Her new film may chart the obsession of a memory-challenged blue tang fish looking to be reunited with her parents, but actor and talkshow host Ellen DeGeneres says family is not “about blood relations” but about a place of “support”.
DeGeneres was speaking to journalists after the London launch of Finding Dory, Pixar’s animated sequel to its smash hit 2003 release Finding Nemo. DeGeneres reprises her role of the optimistic fish with a short-term memory disorder, with the character taking centre stage as she tries to recall her early life and how she became separated from her family.
“Dory is looking for what any child would: where are my mother and father, who are they?” DeGeneres said: “But [family] is not about mother and father, it’s not about blood relations; it’s about who makes you feel good, who gets you and supports you, for all that you are. To me, that’s what family and home is: it’s wherever you are supported.”
Director and co-scriptwriter Andrew Stanton confirmed that ideas of family were central to the new film. Saying he was inspired by a screening of Finding Nemo – “the first time I had watched the film in seven years” – Stanton said he had come away “so worried about Dory”. “She still hasn’t found her family, she could lose the family she has. As a writer I was ashamed at how unresolved she was. Dory creates families – that’s what she does. In the new film, there are three: the family she’s made with Marlin and Nemo, the family she’s looking for, and then [the family with] everyone she meets along the way. It’s very inspiring.”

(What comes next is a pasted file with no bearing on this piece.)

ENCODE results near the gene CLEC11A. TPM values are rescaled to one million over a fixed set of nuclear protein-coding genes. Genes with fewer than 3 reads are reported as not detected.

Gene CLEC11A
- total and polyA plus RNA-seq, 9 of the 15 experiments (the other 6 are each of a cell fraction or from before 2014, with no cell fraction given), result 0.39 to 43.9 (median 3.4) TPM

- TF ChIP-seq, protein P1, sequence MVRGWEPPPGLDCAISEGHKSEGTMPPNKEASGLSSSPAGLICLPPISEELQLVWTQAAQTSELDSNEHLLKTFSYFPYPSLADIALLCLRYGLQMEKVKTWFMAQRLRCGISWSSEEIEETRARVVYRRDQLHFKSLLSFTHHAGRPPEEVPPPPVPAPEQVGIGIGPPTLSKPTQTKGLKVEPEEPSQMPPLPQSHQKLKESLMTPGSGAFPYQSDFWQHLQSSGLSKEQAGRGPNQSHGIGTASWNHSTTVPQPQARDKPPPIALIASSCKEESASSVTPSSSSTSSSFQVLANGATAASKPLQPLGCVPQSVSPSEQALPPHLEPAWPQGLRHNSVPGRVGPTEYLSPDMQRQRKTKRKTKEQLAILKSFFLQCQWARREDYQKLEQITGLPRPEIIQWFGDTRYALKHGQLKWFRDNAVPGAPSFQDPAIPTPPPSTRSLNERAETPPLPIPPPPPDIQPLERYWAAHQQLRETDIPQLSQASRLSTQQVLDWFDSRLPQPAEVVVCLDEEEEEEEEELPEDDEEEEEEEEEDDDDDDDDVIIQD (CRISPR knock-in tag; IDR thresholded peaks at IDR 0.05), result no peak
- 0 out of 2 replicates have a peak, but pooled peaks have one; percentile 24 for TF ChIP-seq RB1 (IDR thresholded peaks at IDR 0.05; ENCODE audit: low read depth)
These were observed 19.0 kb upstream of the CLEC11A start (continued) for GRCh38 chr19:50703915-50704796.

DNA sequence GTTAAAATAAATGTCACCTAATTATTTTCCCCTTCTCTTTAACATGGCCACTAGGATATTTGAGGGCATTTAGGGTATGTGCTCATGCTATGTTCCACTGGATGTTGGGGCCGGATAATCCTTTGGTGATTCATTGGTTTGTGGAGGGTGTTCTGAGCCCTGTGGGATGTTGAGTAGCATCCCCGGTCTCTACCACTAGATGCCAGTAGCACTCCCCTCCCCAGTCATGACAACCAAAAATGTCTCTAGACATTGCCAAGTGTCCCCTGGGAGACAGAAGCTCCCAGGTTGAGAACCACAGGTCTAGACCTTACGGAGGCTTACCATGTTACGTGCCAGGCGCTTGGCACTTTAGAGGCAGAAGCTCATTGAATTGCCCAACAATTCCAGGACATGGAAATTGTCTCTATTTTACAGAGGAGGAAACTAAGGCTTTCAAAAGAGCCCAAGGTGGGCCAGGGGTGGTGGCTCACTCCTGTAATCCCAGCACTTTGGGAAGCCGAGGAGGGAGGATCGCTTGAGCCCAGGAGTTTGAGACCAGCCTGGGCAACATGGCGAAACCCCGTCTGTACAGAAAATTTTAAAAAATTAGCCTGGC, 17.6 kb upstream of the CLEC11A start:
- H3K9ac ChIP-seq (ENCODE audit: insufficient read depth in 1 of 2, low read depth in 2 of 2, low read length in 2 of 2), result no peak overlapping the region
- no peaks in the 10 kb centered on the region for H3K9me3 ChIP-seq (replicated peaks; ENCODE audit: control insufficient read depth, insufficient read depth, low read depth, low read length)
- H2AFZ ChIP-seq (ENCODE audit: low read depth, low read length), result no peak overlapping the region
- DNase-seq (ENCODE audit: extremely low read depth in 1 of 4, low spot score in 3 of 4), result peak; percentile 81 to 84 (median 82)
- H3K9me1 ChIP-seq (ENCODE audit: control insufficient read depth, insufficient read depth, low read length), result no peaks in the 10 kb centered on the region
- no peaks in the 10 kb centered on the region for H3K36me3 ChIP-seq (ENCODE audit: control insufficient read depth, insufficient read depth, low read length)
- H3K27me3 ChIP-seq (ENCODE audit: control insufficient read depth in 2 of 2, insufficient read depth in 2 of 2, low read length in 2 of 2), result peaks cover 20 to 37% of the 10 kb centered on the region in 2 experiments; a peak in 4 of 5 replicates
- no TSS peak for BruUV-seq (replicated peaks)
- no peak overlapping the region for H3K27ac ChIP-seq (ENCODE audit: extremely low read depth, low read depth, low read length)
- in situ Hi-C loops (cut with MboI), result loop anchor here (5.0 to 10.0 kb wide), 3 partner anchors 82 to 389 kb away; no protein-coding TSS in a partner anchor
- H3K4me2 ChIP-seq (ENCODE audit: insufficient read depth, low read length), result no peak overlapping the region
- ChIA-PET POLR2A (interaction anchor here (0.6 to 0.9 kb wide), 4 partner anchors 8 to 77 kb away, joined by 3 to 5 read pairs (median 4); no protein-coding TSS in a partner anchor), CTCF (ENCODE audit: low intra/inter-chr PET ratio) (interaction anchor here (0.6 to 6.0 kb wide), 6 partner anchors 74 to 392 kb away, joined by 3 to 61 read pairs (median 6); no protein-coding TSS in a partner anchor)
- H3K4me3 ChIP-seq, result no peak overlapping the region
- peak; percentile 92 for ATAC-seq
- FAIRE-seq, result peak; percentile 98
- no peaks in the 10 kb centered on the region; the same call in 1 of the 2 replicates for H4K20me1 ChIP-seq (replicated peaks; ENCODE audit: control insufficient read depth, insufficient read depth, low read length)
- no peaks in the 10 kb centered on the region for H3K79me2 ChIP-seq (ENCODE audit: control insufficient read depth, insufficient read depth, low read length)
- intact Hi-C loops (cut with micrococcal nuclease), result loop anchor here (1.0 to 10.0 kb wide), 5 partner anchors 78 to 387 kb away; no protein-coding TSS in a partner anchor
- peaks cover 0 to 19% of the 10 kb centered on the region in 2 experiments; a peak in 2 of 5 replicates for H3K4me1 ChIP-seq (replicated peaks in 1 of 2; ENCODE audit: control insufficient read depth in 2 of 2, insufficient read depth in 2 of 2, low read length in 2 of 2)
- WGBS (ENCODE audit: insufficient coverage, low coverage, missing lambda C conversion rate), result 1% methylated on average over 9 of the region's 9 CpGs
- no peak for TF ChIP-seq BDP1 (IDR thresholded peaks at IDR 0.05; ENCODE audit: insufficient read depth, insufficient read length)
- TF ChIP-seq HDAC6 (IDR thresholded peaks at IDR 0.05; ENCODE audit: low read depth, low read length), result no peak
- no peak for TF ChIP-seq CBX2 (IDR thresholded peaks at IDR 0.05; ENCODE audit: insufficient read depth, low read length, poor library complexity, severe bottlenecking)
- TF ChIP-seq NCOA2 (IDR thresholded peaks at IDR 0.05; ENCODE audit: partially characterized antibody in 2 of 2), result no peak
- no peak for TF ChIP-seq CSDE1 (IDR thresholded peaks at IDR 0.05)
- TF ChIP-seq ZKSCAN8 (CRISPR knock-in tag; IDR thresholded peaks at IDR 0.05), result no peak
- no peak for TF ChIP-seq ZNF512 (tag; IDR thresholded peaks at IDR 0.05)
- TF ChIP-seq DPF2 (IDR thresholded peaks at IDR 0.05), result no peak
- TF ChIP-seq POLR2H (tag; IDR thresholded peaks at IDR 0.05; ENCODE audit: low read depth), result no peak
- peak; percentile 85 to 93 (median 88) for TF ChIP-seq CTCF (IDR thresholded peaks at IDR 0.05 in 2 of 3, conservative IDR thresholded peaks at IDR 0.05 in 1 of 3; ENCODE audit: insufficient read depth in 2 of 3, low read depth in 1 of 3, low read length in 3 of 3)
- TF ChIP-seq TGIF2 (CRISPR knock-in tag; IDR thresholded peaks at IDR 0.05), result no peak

DeGeneres also talked about how grateful she was to have received the offer of the role in the original film. “I had no job offers at the time. I hadn’t worked for three years ... I couldn’t believe I was being offered anything, much less a part in a Pixar movie.” Stanton explained he had written the Dory role in Finding Nemo with DeGeneres in mind, after watching an episode of her top-rated sitcom Ellen. However, Ellen was cancelled in 1998 – just over a year after the actor had come out on The Oprah Winfrey Show – and her successful talk show was only to debut in 2003, four months after Finding Nemo went on release.
“[Finding Nemo] certainly saved my life ... [Stanton] probably didn’t realise I wasn’t working, that I wasn’t desirable. If he had known, he probably wouldn’t have asked me.”
DeGeneres started a not-entirely serious campaign on her talkshow to get a Nemo sequel off the ground. “If I didn’t have a talkshow we wouldn’t be here today. It became content for the show, a running joke. Every sequel that came out for every other movie, it was like: ‘Oh my God, are you kidding me?’ Then my joke was over, because he did the movie. Now I have no more jokes.”
This article was written by Andrew Pulver, for theguardian.com on Monday 11th July 2016 18.03 Europe/Londonguardian.co.uk © Guardian News and Media Limited 2010